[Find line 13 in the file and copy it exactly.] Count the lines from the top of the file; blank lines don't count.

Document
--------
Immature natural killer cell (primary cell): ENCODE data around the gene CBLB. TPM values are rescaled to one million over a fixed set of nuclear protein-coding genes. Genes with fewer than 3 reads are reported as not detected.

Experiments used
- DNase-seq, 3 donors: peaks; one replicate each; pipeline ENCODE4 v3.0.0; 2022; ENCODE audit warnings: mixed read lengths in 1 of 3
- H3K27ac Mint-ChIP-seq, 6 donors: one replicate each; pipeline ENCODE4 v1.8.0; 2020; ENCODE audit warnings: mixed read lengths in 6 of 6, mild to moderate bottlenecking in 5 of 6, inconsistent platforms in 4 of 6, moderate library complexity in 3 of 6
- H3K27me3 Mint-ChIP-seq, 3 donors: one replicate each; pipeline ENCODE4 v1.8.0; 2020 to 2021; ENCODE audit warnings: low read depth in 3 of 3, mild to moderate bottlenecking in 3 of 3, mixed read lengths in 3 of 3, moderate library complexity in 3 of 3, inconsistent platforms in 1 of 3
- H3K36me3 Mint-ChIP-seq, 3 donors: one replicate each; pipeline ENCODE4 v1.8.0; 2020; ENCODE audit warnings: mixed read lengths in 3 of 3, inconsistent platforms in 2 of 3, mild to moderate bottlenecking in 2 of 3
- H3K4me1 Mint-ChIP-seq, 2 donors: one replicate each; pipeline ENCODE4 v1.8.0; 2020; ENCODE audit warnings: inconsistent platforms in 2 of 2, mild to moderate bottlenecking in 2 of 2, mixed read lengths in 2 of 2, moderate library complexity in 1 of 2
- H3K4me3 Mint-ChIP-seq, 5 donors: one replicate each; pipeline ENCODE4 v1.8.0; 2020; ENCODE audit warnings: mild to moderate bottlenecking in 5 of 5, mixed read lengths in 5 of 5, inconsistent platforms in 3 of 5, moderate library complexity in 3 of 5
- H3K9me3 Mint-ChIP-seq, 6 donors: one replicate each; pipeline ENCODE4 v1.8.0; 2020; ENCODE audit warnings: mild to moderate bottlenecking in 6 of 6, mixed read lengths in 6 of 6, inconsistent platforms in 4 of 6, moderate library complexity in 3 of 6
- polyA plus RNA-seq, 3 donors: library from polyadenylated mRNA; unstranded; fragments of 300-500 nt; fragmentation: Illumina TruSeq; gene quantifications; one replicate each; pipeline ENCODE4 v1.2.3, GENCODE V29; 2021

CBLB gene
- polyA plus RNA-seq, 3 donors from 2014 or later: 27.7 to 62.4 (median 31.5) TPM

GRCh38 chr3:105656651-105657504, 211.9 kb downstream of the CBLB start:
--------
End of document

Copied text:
GRCh38 chr3:105656651-105657504, 211.9 kb downstream of the CBLB start: